Roughly 200 crew members at a Trader Joe’s in Williamsburg will begin casting ballots on Wednesday morning in a vote that could possibly make their store the company’s first unionized location in New York City.

Voting will occur over two consecutive days and the National Labor Relations Board is expected to tally the ballots Thursday evening.

The workers are seeking to join Trader Joe’s United, an upstart union formed over the summer when workers in Hadley, Massachusetts and then in Minneapolis, Minnesota voted to start it.

Organizers declined to be interviewed ahead of the vote, but in a statement released on Twitter, they said they were pushing for higher wages and more dedicated sick leave, among other workplace changes.

“Our pleas for fairness, equality, and safety are continuously met with remarks such as ‘We’re just a grocery store,’” the statement said. “This is our livelihood, and it is time we have a seat at the table making decisions that impact the outcome of our lives.”

Starting pay for Trader Joe’s employees in New York City is listed between $18 and $20, according to several open job postings.

Opting to join a brand new union is a similar route as the one taken by Amazon warehouse workers on Staten Island, who formed the Amazon Labor Union earlier this year, which was not affiliated with any pre-established national organization. That group has since attempted to bring other warehouses into the fold, though two subsequent union votes – a second Staten Island location and one in Albany – were unsuccessful.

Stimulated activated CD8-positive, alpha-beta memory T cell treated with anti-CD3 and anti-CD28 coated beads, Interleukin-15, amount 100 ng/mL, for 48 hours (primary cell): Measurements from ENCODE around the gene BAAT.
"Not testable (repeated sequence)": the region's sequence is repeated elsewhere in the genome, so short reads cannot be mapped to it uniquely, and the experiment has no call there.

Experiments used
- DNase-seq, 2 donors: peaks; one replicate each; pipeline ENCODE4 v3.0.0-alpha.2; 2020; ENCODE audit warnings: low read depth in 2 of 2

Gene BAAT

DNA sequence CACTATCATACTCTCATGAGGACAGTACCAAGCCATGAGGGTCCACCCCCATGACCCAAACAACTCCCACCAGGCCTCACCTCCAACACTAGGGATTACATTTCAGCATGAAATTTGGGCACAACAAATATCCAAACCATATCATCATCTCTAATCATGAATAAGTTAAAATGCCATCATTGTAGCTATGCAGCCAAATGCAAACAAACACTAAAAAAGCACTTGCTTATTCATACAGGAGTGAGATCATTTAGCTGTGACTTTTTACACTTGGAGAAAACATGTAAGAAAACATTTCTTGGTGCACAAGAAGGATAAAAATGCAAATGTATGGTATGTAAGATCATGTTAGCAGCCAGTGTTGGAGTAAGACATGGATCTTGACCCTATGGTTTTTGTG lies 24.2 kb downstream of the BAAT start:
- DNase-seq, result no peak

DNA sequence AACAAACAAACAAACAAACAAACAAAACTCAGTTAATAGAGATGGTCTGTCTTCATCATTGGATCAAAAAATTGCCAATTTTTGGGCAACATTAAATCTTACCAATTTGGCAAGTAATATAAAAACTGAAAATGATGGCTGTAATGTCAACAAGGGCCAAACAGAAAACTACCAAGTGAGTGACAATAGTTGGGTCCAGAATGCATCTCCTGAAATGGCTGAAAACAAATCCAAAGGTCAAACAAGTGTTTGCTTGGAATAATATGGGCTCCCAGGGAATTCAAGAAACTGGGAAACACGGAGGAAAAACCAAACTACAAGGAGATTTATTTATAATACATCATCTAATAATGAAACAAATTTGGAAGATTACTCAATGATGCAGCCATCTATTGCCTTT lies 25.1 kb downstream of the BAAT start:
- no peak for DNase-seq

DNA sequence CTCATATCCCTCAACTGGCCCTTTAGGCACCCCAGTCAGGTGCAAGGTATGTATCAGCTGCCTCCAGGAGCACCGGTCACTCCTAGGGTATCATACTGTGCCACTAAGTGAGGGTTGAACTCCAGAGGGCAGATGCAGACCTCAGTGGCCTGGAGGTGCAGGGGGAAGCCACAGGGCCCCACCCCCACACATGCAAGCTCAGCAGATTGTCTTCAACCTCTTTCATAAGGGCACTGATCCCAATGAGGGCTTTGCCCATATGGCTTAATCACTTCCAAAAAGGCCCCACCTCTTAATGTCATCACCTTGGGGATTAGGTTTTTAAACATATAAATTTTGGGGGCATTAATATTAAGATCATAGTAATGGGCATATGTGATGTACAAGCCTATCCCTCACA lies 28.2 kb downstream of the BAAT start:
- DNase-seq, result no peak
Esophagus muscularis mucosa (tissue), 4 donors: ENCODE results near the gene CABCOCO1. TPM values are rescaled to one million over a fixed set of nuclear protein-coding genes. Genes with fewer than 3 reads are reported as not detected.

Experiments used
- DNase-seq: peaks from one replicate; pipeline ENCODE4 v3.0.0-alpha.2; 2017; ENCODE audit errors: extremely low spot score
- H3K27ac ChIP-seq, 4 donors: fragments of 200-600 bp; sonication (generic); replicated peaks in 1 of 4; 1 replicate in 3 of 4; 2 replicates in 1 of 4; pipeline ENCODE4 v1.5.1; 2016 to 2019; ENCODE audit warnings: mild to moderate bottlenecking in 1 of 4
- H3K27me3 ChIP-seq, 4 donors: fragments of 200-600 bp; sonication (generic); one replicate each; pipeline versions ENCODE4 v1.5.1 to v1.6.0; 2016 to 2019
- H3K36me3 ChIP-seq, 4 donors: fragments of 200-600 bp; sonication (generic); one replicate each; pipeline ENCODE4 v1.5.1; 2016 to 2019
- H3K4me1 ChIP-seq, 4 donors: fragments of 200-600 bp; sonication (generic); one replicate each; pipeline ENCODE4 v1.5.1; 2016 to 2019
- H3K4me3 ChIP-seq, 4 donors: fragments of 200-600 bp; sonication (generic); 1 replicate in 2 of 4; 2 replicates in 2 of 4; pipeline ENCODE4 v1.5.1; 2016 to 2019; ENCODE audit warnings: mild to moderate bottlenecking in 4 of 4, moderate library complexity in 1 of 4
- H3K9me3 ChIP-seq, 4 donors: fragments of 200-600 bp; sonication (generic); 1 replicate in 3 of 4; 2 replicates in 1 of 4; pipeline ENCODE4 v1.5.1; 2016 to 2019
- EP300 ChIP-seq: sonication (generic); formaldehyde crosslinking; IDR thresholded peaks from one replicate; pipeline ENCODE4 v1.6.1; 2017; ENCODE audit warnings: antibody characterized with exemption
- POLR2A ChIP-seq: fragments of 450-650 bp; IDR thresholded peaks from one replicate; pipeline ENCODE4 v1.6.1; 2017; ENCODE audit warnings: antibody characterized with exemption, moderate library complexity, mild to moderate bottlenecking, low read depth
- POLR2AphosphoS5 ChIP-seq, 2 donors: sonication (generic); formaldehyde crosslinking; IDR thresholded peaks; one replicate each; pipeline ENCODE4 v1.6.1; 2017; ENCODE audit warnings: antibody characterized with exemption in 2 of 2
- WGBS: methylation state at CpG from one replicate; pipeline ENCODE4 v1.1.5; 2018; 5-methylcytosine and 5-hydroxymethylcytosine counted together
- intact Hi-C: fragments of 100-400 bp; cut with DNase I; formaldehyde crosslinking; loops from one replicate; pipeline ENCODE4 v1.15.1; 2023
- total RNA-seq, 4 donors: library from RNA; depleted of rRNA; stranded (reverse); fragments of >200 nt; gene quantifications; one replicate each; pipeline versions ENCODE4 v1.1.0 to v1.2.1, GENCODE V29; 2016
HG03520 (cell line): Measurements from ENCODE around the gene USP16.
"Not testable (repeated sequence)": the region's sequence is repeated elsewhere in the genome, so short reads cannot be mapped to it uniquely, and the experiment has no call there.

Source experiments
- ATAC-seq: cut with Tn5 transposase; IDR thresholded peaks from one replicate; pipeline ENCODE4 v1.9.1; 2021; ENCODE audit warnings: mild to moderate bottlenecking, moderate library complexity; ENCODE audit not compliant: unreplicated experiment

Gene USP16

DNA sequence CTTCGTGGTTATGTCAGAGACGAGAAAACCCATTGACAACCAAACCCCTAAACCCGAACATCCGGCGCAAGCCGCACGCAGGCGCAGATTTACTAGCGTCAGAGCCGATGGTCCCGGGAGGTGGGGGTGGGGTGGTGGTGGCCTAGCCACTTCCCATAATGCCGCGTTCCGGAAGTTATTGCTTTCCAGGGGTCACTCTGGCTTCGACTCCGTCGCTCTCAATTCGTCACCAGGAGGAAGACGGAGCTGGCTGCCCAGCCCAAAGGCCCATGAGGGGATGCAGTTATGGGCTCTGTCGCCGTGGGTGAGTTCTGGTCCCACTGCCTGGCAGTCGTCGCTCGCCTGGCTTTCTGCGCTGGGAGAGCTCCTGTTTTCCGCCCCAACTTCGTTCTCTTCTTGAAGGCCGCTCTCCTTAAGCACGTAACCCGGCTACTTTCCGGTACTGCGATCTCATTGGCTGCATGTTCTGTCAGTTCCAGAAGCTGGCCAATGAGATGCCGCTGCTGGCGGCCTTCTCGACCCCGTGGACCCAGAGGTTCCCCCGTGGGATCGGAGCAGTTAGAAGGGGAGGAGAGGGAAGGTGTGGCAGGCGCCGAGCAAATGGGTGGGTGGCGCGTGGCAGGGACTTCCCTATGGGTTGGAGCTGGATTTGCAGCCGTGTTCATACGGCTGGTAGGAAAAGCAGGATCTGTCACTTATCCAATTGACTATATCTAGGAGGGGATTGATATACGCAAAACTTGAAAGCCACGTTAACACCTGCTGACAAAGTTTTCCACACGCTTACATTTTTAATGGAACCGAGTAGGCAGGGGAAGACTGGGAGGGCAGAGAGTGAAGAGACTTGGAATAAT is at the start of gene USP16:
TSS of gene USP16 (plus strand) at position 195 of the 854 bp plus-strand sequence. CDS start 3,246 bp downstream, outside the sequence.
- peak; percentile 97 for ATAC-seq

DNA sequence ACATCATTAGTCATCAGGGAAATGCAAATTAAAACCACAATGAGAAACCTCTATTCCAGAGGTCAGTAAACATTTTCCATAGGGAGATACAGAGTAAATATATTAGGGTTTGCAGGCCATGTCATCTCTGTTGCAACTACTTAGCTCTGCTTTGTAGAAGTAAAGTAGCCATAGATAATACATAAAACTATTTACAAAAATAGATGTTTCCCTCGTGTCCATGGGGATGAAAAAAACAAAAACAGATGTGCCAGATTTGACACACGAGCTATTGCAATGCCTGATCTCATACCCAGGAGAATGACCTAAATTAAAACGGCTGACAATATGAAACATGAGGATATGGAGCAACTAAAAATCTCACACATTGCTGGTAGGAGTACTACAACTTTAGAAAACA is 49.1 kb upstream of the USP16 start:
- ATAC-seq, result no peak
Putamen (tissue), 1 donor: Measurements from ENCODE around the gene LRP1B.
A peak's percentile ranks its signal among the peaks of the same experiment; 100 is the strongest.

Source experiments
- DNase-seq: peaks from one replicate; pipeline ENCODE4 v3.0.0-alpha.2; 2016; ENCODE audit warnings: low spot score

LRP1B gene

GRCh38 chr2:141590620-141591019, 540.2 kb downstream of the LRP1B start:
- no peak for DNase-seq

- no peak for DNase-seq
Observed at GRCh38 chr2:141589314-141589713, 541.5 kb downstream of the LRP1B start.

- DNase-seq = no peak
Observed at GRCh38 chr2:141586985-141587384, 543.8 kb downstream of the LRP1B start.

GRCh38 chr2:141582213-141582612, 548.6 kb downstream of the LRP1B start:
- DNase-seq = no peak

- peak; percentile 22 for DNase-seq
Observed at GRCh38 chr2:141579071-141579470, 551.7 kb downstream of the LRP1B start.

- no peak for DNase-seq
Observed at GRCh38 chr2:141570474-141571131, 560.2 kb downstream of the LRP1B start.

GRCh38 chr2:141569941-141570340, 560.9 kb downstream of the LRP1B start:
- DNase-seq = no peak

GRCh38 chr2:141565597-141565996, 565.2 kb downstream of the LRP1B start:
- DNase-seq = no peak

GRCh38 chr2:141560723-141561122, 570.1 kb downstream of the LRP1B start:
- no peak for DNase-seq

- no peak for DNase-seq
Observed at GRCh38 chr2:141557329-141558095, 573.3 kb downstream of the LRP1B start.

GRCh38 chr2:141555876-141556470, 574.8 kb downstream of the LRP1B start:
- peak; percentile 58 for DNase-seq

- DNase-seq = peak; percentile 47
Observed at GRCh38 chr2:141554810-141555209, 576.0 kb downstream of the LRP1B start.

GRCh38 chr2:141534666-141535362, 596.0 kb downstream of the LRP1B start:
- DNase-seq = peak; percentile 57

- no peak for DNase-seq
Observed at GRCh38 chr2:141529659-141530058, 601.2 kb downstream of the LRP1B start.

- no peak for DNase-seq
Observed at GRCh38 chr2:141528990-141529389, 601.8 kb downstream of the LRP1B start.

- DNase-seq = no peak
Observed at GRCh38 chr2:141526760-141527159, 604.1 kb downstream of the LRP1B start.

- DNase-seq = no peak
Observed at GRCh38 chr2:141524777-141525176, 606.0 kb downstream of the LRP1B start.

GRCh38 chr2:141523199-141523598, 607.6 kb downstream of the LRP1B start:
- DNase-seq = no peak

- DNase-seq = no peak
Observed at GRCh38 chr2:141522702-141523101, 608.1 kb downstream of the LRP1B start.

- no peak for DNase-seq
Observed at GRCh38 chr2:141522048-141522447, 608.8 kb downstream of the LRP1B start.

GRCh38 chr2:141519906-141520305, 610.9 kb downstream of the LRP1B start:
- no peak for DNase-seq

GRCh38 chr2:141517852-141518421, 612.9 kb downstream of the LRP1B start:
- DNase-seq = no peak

Also like Amazon, organizing efforts at Trader Joe’s date back several years, and were catapulted to the forefront during the COVID-19 pandemic when essential grocery store workers had to report to duty amid the ongoing spread of COVID-19. Trader Joe’s at times responded to workers’ concerns by sometimes firing organizers who expressed concerns about workplace safety.

Records show that Trader Joe's hired two firms used by companies like Apple and Starbucks to thwart union organizing there. The company didn’t respond to multiple requests to comment.

In Williamsburg, one of the main union organizers was suddenly fired a day after management told them they knew they were organizing a drive, according to a statement from Trader Joe’s United.

The company has resorted to more creative tactics as well, like abruptly shutting down its popular 14th Street wine store a week before workers were planning to announce a union drive. The company maintains the shutdown was not related to the organizing efforts.

Local Assemblymember Emily Gallagher voiced her support for the Williamsburg union drive, saying “solidarity is powerful.”